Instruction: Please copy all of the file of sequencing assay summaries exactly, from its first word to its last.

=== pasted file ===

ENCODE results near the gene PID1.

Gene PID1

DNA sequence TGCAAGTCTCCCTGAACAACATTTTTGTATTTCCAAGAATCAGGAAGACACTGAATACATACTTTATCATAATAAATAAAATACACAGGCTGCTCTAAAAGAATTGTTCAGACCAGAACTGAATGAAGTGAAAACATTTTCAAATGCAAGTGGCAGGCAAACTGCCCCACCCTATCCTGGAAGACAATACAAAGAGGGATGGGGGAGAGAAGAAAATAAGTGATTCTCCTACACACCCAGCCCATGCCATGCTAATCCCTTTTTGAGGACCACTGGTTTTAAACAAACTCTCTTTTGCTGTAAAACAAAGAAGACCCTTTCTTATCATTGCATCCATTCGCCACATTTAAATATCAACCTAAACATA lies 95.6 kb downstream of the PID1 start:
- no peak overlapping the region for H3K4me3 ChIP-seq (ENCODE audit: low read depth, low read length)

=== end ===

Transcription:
ENCODE results near the gene PID1.

Gene PID1

DNA sequence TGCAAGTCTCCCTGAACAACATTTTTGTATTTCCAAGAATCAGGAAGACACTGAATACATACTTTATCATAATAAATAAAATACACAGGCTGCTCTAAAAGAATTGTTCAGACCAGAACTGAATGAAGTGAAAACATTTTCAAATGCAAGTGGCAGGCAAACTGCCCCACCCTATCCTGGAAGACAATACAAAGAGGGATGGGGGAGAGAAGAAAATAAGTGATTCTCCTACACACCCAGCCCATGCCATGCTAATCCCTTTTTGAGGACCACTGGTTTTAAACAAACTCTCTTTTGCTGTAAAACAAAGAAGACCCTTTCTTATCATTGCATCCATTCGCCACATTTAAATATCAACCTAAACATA lies 95.6 kb downstream of the PID1 start:
- no peak overlapping the region for H3K4me3 ChIP-seq (ENCODE audit: low read depth, low read length)